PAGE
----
Designed by Vincent Interlandi, this highly contemporary private house in Melbourne, Victoria, Australia showcases interesting details, no matter what the standpoint. The street facade is partially closed, ensuring a high level of privacy, while the opposite side opens up towards the pool and backyard with the help of generous windows. According to the official press release, Myoora Road Residence features “an entrance foyer, a powder room, a large formal sitting room, a hostess kitchen, an expansive dining and informal sitting room overlooking a large beautiful private garden, an inground swimming pool and fantastic entertaining area. Other features include double remote garage with internal access, heating/cooling and alarm”. Currently on sale here, the residence could well accommodate a large family in its impressive five bedrooms. The interior design is highly modern and the rooms seem to encircle the focal point of the entire house- a large, double height living and dining space with spectacular features.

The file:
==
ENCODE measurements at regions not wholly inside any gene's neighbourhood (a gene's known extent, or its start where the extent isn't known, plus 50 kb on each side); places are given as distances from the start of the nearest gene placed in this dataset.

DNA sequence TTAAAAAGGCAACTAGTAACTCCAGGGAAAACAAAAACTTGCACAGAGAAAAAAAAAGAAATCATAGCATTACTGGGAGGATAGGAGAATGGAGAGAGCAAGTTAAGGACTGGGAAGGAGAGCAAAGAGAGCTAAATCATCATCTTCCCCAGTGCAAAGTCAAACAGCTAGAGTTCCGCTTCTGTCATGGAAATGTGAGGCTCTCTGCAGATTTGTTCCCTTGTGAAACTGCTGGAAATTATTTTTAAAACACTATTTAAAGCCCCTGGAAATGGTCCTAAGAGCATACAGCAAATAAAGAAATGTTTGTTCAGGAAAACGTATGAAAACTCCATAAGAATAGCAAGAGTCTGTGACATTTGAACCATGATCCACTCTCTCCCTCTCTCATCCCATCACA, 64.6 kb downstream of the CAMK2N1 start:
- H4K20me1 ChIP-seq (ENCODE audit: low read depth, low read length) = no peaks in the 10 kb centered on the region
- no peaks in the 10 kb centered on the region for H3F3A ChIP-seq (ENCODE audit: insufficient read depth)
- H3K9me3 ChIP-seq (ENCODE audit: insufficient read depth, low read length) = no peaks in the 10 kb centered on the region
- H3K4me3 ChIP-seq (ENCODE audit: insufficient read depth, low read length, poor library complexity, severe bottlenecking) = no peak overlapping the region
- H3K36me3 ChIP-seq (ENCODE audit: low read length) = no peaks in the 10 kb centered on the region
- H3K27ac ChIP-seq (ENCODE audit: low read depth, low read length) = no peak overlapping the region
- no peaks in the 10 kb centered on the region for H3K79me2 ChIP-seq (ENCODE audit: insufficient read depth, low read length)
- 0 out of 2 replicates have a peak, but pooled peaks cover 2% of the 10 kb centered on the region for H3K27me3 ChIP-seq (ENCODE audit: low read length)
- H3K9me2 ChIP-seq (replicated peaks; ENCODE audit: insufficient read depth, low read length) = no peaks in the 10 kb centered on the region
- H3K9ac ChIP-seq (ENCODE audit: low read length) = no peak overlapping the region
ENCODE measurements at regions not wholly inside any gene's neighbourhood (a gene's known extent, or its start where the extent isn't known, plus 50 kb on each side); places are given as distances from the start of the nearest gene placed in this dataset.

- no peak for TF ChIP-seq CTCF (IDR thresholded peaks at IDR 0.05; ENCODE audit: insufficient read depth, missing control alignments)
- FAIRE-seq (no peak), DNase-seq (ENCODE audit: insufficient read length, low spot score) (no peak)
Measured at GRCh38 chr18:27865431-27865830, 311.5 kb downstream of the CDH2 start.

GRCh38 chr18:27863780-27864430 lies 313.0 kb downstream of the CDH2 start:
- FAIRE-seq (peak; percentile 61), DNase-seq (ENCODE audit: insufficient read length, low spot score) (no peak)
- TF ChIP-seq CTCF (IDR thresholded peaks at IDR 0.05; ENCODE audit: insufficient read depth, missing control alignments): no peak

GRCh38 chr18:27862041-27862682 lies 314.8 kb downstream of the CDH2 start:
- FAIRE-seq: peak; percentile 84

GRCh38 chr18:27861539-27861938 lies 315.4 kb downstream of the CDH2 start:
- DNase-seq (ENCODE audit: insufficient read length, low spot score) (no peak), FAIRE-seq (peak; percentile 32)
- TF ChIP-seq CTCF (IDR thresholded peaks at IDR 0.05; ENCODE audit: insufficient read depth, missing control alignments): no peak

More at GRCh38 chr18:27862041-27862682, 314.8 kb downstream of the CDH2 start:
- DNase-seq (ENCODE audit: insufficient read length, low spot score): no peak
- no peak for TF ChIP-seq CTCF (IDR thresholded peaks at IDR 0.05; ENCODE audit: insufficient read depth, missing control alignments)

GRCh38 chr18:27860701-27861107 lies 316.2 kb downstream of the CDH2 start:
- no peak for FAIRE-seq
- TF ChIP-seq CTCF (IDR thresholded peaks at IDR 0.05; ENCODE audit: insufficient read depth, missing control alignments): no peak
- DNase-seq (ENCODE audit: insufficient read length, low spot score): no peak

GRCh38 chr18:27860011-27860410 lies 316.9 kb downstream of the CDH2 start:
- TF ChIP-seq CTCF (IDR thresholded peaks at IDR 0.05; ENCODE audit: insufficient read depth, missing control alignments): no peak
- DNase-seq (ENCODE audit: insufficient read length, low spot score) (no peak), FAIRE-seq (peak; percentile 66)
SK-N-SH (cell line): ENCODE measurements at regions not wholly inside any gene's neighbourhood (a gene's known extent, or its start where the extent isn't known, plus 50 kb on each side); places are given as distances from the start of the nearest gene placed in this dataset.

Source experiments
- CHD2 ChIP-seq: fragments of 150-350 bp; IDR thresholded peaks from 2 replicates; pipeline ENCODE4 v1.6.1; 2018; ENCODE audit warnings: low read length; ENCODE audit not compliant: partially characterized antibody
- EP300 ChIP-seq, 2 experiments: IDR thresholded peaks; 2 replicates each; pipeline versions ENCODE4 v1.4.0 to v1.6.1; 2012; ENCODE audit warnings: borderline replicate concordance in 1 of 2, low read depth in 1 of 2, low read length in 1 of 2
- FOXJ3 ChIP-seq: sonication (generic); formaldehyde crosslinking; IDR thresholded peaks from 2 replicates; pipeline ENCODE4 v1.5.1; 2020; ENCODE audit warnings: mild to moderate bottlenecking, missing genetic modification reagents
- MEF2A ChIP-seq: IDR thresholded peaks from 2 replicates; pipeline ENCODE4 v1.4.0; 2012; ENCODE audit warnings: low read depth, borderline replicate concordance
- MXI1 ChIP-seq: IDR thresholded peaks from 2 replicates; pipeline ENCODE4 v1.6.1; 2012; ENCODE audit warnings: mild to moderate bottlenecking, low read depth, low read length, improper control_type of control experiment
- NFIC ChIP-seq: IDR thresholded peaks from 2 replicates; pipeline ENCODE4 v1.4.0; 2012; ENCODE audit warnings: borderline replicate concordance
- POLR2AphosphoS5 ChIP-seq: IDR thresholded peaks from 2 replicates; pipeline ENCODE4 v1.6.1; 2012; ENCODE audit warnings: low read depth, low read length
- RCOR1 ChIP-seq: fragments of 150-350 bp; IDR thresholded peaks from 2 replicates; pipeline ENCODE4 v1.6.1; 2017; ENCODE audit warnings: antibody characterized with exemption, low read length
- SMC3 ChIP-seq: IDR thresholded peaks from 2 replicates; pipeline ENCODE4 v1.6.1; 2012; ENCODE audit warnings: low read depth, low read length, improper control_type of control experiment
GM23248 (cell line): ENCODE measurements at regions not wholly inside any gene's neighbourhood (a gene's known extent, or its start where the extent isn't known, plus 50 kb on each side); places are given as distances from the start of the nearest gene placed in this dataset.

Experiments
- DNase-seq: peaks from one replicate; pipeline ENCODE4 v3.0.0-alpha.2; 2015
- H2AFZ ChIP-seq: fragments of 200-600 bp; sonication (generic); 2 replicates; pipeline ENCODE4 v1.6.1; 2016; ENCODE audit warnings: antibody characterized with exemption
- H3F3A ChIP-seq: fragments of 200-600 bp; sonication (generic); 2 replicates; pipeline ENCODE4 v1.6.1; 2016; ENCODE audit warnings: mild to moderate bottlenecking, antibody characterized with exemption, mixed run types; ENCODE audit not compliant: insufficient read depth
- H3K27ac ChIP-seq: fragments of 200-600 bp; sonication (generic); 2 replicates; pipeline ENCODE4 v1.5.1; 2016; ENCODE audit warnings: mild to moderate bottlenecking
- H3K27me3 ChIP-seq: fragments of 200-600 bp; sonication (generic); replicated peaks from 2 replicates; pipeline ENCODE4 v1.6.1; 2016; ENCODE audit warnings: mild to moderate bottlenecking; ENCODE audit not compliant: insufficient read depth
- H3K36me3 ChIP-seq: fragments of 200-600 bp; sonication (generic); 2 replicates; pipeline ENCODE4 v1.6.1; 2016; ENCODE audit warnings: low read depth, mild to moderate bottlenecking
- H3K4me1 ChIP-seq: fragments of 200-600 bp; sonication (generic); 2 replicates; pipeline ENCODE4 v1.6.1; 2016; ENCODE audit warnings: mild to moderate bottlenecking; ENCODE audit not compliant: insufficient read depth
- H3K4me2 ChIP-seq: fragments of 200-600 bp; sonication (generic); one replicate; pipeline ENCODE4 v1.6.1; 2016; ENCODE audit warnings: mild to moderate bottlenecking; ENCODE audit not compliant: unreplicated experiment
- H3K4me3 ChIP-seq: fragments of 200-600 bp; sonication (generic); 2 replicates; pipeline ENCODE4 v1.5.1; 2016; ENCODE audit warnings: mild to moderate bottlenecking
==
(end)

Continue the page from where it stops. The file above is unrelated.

Energy during the construction process was saved by using FSC-certified glulam timber instead of steel to create the building’s distinctive wavy roof, while the store’s external walls use hemclad, a highly innovative insulator made from hemp, which, like all plants, absorbs CO2 from the atmosphere as it grows. An 80,000 litre water tank below ground provides water for the store’s toilets and waters the site’s green wall’, which provides natural insulation, acts as an all-natural pollution filter near the car park, and helps to encourage biodiversity. The result is a building that uses a fraction of the energy of structures of a similar size, and is still very popular with local shoppers.
An example of a huge success is Heneghan Peng Architects’ Giant’s Causeway Visitors’ Centre in Antrim, Northern Ireland. Using the large difference in level across the site, the architects created two folds in the landscape. Bold, but not conflicting with the rather bleak natural environment, these folds draw all the man-made areas together and create one fitting man-made break in the natural landscape. In the words of the architects themselves, There is no longer a building and a landscape, but building becomes landscape and the landscape itself remains spectacular and iconic